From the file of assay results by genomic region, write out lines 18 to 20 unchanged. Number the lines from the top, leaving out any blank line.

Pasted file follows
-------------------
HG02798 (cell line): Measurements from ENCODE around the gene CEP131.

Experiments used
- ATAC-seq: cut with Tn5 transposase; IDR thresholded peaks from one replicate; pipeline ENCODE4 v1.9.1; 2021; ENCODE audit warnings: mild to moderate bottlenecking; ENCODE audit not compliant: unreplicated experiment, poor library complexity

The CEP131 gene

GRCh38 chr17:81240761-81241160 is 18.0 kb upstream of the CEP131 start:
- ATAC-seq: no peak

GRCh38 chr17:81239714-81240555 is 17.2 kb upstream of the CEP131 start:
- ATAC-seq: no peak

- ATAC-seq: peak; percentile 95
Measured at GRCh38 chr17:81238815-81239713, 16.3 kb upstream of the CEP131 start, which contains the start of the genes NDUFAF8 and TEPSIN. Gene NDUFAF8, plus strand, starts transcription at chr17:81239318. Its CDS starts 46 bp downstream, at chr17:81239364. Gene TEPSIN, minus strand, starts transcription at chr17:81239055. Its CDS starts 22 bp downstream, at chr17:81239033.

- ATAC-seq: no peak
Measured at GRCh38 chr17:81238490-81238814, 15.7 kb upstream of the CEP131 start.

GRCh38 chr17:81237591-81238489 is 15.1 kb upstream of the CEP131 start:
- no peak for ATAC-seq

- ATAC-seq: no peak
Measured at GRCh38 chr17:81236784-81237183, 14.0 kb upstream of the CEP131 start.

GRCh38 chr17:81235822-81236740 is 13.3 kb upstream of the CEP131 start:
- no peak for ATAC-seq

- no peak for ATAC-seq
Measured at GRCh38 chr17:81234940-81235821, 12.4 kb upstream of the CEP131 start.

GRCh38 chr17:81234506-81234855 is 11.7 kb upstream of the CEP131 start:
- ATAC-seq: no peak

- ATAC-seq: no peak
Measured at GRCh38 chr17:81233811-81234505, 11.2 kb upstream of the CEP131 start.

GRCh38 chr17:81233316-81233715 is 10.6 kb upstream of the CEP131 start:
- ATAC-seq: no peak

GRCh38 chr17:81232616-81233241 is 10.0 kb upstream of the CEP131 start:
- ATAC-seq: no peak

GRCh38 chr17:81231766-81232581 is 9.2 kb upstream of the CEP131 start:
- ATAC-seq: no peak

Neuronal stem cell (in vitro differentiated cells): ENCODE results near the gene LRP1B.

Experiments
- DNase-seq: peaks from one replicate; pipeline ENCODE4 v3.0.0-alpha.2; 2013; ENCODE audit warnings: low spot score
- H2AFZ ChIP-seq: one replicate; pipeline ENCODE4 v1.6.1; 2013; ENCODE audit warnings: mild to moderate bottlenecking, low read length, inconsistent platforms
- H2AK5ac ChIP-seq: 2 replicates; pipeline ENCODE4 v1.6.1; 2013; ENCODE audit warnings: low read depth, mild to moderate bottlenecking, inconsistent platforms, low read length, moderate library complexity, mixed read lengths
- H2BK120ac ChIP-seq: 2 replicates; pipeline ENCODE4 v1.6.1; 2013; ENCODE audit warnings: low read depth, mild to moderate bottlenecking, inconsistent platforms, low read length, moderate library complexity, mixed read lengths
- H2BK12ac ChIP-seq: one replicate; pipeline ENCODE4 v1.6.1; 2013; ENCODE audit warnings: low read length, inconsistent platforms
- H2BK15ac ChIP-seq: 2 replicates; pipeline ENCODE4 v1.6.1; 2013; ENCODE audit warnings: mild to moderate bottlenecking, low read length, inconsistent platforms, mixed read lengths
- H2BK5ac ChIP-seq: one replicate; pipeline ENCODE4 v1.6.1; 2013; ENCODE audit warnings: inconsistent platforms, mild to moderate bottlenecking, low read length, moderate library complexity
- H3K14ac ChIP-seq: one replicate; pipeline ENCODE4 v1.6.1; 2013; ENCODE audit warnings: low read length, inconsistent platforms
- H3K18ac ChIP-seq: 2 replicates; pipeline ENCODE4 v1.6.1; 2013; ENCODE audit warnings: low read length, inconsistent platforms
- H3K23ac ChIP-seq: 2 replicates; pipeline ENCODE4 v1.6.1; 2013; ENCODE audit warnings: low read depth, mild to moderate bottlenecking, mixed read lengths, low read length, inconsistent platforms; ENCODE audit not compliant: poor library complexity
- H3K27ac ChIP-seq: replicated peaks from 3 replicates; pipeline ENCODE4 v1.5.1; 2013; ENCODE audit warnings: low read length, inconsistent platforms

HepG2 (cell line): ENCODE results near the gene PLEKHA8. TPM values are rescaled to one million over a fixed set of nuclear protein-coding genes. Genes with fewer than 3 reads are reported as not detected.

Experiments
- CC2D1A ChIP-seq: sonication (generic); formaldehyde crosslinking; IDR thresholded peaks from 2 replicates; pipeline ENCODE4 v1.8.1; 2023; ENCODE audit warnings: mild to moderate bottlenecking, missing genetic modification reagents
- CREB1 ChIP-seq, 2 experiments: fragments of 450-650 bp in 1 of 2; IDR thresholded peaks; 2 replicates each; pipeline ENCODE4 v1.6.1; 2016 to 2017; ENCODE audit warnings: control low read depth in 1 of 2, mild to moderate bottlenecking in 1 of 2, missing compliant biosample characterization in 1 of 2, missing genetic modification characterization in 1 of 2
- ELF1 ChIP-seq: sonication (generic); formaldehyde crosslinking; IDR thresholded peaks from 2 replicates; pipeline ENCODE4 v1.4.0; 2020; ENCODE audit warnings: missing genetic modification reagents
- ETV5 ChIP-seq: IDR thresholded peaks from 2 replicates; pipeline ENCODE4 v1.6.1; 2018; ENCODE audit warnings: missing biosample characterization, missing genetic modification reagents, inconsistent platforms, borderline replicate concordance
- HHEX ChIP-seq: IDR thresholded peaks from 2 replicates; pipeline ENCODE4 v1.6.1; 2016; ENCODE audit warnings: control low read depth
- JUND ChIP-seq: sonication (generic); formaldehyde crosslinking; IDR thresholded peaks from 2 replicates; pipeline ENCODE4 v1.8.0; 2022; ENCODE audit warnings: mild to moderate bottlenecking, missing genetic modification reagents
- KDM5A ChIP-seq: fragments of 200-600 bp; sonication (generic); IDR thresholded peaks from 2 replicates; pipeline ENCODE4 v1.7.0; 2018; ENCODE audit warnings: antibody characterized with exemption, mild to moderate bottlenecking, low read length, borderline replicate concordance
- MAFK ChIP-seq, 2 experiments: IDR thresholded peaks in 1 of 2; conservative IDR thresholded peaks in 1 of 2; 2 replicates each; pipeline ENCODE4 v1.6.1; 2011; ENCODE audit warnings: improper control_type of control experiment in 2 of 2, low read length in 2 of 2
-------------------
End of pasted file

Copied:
- no peak for ATAC-seq

- no peak for ATAC-seq
Measured at GRCh38 chr17:81234940-81235821, 12.4 kb upstream of the CEP131 start.